Do you have a good printer at home? What about one that can print you a new car part, a toy, or another 3D object? It may sound bizarre, but 3D printing (also known as additive manufacturing because a printer typically builds an object by slowly adding layers of material) is becoming more common in a wide range of contexts, including the battlefield and the medical field.
Our image of the week shows artificial blood vessels printed by researchers in the Biomeidcal Nanoengineering Lab at US San Diego. Their technique uses light to trigger the formation of a solid 3D structure from a solution containing cells and biomolecules that are photo-sensitive (or reactive to light). By carefully controlling the beam of light with a series of mirrors, they are able to fabricate tiny, intricate structures like those found in nature. They believe the new process will lead to better tools for growing cells in the lab and could eventually even allow medical professionals to print tissues for regenerative medicine.
Watch an amazing video and read about another application of 3D printing that was recently in the news: a bald eagle named Beauty was given a prosthetic beak made on a 3D printer after being injured by a gunshot. (Warning: although there’s a happy ending, images may not be suitable for sensitive readers and viewers.)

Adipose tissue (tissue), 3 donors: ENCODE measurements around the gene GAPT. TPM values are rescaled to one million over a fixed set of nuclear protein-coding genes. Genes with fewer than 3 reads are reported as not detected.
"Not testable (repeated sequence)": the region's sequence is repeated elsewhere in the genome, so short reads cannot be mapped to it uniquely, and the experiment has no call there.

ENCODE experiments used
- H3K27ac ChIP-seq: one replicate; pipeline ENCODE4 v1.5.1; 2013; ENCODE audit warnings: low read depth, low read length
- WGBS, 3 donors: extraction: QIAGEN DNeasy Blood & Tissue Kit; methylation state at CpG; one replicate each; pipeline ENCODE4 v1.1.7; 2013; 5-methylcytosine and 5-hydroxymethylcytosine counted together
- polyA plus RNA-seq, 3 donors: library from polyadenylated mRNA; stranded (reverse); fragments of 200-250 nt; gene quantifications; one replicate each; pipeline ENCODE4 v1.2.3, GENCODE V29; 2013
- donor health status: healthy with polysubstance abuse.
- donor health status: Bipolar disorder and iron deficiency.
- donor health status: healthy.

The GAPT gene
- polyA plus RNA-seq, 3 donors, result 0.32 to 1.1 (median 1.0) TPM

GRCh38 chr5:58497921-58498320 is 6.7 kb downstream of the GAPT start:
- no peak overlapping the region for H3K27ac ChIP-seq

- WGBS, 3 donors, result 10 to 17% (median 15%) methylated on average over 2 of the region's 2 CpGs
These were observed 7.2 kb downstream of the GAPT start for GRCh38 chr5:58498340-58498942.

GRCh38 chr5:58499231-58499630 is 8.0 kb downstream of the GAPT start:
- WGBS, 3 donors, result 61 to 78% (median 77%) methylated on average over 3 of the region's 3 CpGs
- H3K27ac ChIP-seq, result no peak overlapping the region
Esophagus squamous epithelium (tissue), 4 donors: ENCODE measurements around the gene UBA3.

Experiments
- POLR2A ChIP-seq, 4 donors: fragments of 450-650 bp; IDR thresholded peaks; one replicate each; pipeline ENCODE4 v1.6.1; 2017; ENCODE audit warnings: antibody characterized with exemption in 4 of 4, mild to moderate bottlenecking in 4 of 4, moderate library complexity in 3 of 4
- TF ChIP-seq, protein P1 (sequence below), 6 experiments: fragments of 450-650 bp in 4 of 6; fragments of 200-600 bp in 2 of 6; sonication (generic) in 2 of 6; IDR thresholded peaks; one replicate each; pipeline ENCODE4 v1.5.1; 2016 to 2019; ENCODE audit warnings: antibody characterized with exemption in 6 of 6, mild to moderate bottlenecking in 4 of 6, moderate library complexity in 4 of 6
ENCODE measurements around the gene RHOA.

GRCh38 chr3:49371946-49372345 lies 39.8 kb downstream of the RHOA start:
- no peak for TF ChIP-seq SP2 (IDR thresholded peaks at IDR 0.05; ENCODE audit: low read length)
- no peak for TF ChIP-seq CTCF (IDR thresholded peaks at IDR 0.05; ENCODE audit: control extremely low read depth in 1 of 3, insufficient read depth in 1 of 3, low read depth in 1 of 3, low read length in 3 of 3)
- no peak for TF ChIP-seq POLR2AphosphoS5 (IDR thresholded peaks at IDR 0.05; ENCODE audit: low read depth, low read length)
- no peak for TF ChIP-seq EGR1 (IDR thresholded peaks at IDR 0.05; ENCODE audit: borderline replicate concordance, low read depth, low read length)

Read the Science Insider piece about the newly created National Additive Manufacturing Innovation Institute and the wide potential uses for and benefits of 3D printing.
Read yesterday’s story in Reuters about how the business of 3D printing is starting to make its way into individual homes and garages.
Written by Christine Hoekenga
Christine is a freelance writer, editor, and content strategist, specializing in science and nature. She holds an Bachelor's degree in Environmental Science and Media Studies and a Master's of Science Writing. She has been working in science communication and education for nearly a decade as a journalist, an organizer for conservation groups, and a museum educator. Before joining the Visionlearning team, she served as the New Media and Online Community Manager for the Webby award-winning Smithsonian Ocean Portal. Christine is assisting Visionlearning with developing new modules and glossary terms, managing the blog, and outreach through social media.